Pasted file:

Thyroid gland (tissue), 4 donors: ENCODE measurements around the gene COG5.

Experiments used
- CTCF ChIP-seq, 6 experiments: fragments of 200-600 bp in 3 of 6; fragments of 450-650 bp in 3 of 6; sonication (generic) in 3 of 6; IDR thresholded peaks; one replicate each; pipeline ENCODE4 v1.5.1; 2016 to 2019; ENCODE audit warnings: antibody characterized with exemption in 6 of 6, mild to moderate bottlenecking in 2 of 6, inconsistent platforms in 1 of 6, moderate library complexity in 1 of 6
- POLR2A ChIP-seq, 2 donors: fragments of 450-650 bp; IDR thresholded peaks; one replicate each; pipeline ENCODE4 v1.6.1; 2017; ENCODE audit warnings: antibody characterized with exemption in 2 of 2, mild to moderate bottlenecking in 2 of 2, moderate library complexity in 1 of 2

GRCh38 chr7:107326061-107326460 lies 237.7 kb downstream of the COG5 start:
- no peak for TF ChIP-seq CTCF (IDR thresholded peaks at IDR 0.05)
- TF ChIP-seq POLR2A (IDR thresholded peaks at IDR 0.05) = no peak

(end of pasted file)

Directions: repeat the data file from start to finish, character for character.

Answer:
Thyroid gland (tissue), 4 donors: ENCODE measurements around the gene COG5.

Experiments used
- CTCF ChIP-seq, 6 experiments: fragments of 200-600 bp in 3 of 6; fragments of 450-650 bp in 3 of 6; sonication (generic) in 3 of 6; IDR thresholded peaks; one replicate each; pipeline ENCODE4 v1.5.1; 2016 to 2019; ENCODE audit warnings: antibody characterized with exemption in 6 of 6, mild to moderate bottlenecking in 2 of 6, inconsistent platforms in 1 of 6, moderate library complexity in 1 of 6
- POLR2A ChIP-seq, 2 donors: fragments of 450-650 bp; IDR thresholded peaks; one replicate each; pipeline ENCODE4 v1.6.1; 2017; ENCODE audit warnings: antibody characterized with exemption in 2 of 2, mild to moderate bottlenecking in 2 of 2, moderate library complexity in 1 of 2

GRCh38 chr7:107326061-107326460 lies 237.7 kb downstream of the COG5 start:
- no peak for TF ChIP-seq CTCF (IDR thresholded peaks at IDR 0.05)
- TF ChIP-seq POLR2A (IDR thresholded peaks at IDR 0.05) = no peak